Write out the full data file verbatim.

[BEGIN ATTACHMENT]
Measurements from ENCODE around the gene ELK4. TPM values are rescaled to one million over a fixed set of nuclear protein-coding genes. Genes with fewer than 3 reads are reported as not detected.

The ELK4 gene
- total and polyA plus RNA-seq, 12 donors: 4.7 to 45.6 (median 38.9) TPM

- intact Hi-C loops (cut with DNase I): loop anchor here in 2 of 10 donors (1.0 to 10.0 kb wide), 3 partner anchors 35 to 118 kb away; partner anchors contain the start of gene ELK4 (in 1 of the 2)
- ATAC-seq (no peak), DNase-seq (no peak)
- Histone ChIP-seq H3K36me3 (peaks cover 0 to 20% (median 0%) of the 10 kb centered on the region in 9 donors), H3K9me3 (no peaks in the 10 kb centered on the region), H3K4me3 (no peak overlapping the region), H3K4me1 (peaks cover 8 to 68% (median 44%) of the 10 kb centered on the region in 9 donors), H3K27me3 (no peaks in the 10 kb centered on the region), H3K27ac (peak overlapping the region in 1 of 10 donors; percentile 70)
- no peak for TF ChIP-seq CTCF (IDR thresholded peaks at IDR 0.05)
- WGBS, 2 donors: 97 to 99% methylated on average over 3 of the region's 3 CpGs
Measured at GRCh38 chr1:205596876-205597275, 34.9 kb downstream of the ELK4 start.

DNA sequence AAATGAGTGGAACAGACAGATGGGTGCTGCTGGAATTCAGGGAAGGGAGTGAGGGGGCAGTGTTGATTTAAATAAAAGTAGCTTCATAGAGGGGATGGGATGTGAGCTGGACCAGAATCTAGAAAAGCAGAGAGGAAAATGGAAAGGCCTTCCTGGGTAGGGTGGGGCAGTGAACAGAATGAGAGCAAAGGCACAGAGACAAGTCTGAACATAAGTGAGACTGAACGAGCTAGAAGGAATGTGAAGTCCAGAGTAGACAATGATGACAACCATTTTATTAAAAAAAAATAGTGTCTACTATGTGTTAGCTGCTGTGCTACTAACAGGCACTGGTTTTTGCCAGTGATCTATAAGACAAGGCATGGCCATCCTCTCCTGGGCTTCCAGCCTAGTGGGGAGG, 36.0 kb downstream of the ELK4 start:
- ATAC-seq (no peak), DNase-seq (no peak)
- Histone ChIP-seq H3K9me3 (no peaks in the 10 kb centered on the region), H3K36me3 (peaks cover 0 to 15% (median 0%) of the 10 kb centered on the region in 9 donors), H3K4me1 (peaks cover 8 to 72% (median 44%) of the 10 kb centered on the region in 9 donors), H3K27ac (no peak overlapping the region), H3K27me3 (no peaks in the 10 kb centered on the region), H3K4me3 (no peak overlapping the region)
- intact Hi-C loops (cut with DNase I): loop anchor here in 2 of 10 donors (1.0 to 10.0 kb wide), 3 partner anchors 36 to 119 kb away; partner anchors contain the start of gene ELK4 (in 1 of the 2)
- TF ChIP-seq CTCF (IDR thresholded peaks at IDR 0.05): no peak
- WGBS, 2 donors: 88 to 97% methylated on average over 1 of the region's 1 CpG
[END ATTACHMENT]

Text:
Measurements from ENCODE around the gene ELK4. TPM values are rescaled to one million over a fixed set of nuclear protein-coding genes. Genes with fewer than 3 reads are reported as not detected.

The ELK4 gene
- total and polyA plus RNA-seq, 12 donors: 4.7 to 45.6 (median 38.9) TPM

- intact Hi-C loops (cut with DNase I): loop anchor here in 2 of 10 donors (1.0 to 10.0 kb wide), 3 partner anchors 35 to 118 kb away; partner anchors contain the start of gene ELK4 (in 1 of the 2)
- ATAC-seq (no peak), DNase-seq (no peak)
- Histone ChIP-seq H3K36me3 (peaks cover 0 to 20% (median 0%) of the 10 kb centered on the region in 9 donors), H3K9me3 (no peaks in the 10 kb centered on the region), H3K4me3 (no peak overlapping the region), H3K4me1 (peaks cover 8 to 68% (median 44%) of the 10 kb centered on the region in 9 donors), H3K27me3 (no peaks in the 10 kb centered on the region), H3K27ac (peak overlapping the region in 1 of 10 donors; percentile 70)
- no peak for TF ChIP-seq CTCF (IDR thresholded peaks at IDR 0.05)
- WGBS, 2 donors: 97 to 99% methylated on average over 3 of the region's 3 CpGs
Measured at GRCh38 chr1:205596876-205597275, 34.9 kb downstream of the ELK4 start.

DNA sequence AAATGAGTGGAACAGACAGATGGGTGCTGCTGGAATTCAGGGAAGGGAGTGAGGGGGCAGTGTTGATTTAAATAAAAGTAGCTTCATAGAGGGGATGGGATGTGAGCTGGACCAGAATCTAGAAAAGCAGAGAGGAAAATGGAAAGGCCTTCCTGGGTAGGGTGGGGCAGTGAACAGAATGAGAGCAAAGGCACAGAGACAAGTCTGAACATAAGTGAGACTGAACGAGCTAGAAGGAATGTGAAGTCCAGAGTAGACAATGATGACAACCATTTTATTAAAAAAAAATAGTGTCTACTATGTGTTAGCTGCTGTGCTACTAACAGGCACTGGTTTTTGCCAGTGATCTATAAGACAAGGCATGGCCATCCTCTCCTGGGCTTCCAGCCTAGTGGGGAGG, 36.0 kb downstream of the ELK4 start:
- ATAC-seq (no peak), DNase-seq (no peak)
- Histone ChIP-seq H3K9me3 (no peaks in the 10 kb centered on the region), H3K36me3 (peaks cover 0 to 15% (median 0%) of the 10 kb centered on the region in 9 donors), H3K4me1 (peaks cover 8 to 72% (median 44%) of the 10 kb centered on the region in 9 donors), H3K27ac (no peak overlapping the region), H3K27me3 (no peaks in the 10 kb centered on the region), H3K4me3 (no peak overlapping the region)
- intact Hi-C loops (cut with DNase I): loop anchor here in 2 of 10 donors (1.0 to 10.0 kb wide), 3 partner anchors 36 to 119 kb away; partner anchors contain the start of gene ELK4 (in 1 of the 2)
- TF ChIP-seq CTCF (IDR thresholded peaks at IDR 0.05): no peak
- WGBS, 2 donors: 88 to 97% methylated on average over 1 of the region's 1 CpG